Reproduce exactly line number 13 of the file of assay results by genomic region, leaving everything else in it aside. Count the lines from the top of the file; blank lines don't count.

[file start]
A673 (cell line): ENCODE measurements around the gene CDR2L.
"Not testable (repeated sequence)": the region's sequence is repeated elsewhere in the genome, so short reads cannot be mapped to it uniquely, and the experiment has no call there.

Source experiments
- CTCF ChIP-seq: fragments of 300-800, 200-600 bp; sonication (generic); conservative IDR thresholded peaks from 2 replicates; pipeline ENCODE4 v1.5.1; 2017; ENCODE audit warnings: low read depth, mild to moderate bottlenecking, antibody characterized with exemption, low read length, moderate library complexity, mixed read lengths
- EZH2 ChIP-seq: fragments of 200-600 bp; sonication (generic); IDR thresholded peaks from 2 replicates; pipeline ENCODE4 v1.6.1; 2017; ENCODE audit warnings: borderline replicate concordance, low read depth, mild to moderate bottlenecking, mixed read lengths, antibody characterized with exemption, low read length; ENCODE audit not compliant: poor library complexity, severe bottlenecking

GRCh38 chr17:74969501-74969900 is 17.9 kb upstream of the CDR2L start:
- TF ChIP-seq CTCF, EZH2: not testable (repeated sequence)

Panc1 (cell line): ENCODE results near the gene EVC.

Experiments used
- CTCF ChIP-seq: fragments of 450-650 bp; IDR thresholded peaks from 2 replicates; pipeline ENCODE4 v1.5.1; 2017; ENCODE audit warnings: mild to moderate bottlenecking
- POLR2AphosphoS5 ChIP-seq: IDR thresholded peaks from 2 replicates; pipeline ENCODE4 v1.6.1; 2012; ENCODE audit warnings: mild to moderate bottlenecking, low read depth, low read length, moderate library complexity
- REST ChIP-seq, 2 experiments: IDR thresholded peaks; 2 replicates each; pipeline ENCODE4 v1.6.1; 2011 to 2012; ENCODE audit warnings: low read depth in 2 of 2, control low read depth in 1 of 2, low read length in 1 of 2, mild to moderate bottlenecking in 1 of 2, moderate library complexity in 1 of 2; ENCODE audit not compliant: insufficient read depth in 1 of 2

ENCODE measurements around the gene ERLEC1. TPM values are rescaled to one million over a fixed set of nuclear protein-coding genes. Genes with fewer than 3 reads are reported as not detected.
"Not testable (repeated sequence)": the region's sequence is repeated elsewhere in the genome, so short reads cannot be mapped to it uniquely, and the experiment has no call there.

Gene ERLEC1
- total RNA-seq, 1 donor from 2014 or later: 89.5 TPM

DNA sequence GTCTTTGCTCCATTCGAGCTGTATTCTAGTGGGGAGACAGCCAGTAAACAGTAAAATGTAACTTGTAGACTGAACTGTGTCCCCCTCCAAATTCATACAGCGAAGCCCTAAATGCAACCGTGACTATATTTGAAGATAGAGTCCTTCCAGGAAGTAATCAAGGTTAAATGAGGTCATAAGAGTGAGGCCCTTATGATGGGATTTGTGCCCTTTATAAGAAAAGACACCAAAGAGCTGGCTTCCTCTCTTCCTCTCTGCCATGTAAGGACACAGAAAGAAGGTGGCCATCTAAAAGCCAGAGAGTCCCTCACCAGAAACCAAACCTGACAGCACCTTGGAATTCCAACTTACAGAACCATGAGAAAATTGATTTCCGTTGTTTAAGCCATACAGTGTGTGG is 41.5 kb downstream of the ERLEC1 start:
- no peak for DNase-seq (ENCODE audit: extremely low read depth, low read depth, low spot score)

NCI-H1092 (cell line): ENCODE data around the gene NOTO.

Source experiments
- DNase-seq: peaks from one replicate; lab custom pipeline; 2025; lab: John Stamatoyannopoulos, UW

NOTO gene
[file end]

ENCODE measurements around the gene ERLEC1. TPM values are rescaled to one million over a fixed set of nuclear protein-coding genes. Genes with fewer than 3 reads are reported as not detected.